Transitioning from one task to another is not always easy if you're struggling with ADHD. In fact, if you are doing something you love, the time often slips by without you even noticing it. This can come with consequences like being late to meetings, having disappointed spouses and children, or going to bed too late.
Using timers is a very common strategy when you're working on time management. The alarms and timers are needed to remind you that it’s time to stop a task and move on to the next. Digital clocks just don’t work - you actually need to see the time physically go by to be the most effective at managing your time.
Based on my own experience and research, I've found a few different types of timers that have worked well for people dealing with ADHD. Here is a quick summary of each one:
The Pomodoro Technique* - This is one of my favorite time management techniques. In summary, you focus on a set task for 25 minutes, then you take a five minute break, and repeat. The Pomodoro website is full of information on how to make this technique work for you and you can purchase the book and tomato timer to put it into practice at home or work.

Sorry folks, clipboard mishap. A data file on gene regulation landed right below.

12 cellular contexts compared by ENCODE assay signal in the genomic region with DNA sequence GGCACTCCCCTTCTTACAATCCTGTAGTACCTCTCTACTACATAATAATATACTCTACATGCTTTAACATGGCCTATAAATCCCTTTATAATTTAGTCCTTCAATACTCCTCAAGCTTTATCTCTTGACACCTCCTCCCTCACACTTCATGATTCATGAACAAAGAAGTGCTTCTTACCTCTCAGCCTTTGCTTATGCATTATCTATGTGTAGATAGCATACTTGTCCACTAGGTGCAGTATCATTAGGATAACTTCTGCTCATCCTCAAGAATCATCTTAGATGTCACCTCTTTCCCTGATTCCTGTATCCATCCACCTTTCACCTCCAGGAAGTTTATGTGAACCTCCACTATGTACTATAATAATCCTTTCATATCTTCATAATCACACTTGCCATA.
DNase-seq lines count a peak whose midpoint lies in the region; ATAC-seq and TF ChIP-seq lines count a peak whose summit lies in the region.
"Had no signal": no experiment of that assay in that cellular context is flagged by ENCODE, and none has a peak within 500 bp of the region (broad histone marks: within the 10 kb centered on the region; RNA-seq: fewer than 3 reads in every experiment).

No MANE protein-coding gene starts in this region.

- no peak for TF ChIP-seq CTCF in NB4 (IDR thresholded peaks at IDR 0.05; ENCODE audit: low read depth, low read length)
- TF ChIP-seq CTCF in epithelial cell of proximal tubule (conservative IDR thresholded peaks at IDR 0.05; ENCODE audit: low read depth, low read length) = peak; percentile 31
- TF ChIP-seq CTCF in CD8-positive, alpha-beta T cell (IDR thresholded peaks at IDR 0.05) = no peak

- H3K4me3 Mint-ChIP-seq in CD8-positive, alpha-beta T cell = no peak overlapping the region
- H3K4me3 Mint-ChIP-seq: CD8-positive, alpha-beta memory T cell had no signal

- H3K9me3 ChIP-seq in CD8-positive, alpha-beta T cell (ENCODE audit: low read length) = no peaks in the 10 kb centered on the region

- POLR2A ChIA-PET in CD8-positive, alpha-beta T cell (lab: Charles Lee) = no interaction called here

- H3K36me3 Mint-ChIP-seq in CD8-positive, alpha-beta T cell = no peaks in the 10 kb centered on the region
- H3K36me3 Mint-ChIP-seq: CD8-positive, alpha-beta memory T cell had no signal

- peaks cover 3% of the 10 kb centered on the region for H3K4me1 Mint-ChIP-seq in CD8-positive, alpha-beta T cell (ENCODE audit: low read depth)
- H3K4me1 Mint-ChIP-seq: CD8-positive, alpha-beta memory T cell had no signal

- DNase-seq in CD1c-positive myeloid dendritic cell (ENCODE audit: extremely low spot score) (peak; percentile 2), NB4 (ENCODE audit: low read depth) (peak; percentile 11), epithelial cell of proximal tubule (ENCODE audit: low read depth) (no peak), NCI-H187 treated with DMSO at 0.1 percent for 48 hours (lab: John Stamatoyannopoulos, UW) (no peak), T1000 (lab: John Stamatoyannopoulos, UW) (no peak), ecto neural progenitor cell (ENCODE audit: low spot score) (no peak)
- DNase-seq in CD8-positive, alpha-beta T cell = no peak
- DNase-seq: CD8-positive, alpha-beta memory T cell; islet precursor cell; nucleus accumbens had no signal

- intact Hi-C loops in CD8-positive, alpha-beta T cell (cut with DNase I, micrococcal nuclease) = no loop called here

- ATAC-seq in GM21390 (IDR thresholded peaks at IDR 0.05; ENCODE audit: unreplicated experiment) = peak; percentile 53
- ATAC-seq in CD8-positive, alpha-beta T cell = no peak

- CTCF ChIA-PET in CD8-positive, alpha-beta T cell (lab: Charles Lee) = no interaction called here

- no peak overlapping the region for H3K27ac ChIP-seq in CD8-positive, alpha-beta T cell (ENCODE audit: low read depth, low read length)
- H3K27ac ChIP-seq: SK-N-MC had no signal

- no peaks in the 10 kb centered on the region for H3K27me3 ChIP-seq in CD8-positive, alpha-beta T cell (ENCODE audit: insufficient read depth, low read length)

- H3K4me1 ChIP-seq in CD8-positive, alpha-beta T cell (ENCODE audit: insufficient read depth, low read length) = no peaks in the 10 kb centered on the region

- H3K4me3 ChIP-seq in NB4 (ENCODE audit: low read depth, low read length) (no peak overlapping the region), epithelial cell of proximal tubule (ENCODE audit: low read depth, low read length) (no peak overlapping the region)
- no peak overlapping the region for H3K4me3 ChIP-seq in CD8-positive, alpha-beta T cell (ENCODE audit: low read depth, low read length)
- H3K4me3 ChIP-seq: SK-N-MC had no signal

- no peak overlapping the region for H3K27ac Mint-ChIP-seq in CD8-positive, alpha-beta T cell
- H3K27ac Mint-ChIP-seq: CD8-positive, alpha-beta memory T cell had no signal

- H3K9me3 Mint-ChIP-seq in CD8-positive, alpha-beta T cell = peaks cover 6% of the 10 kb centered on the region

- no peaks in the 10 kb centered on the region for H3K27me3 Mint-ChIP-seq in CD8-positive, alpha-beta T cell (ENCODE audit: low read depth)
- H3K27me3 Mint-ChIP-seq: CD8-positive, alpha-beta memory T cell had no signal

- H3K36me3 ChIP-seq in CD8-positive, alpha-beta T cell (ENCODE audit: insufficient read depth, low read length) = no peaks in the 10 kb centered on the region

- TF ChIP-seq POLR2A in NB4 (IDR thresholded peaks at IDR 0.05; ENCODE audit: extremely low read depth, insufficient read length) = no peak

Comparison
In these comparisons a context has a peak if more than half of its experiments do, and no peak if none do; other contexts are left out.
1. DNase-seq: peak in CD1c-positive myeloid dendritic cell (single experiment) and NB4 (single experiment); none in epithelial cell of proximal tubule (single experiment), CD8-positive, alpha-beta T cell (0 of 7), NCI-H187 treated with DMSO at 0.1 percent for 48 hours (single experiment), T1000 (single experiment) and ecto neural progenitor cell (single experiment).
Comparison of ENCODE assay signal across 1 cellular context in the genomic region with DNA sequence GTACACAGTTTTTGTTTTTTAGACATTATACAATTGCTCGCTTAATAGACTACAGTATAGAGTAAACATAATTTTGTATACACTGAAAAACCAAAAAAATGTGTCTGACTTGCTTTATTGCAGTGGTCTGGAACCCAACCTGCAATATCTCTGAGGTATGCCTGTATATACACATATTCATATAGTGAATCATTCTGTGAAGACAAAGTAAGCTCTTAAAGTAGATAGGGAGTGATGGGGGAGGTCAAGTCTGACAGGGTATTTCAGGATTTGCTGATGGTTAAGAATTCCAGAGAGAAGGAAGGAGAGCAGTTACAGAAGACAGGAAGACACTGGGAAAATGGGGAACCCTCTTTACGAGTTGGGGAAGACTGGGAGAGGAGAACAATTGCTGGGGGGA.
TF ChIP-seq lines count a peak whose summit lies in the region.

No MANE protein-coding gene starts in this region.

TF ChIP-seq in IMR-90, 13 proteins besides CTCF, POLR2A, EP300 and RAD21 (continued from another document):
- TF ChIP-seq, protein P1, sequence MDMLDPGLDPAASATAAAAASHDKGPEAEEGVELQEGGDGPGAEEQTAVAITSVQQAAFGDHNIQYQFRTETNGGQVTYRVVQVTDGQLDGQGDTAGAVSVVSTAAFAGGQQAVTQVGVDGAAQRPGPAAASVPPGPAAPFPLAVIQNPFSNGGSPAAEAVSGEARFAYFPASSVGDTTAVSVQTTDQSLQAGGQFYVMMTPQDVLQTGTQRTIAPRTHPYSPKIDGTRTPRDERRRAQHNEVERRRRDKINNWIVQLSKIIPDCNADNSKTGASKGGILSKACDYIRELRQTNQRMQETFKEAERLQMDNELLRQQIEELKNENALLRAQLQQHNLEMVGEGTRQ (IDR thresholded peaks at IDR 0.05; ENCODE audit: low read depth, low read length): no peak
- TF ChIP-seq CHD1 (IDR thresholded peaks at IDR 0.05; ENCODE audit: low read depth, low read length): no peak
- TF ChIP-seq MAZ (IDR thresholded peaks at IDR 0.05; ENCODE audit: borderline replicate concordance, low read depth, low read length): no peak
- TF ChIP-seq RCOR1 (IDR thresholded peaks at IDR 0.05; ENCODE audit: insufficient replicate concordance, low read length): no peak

Time Timer* - The Time Timer is a helpful, visual timer that can be used in any setting. In addition to helping teach time management with those struggling with ADHD, it’s a great way to teach children too. The timer is set for the amount of time you choose and starts a solid red color. As time goes by, the red starts to go away. It is a clear visual of how much time you have left to work with. Time Timer has clocks, watches, and apps available on their website at: http://www.timetimer.com/.
Zen Timer* - You may remember Pete Wright, the co-host of the ADHD Podcast, and I talk about Zen Timer. It’s an app you can buy for the Apple Mac** $4.99. It’s a beautiful tree on your computer that you get to see mature over the course of the time you have set, and as it gets closer to the end, you slowly see the tree lose it leaves.
Phone Alarm - This is by far, the most common way I see clients using alarms and timers - they set them on their phones. I often see people programming timers not only to manage time, but to remember daily tasks, like taking medication or picking up their kids from school.
To keep the ADHD mind stimulated and interested, it is recommended that you change your timer periodically. You don’t want to start ignoring your alarm. If you notice you are starting to get bored with the sound or the technique, it’s time to switch.
Until Next Time...
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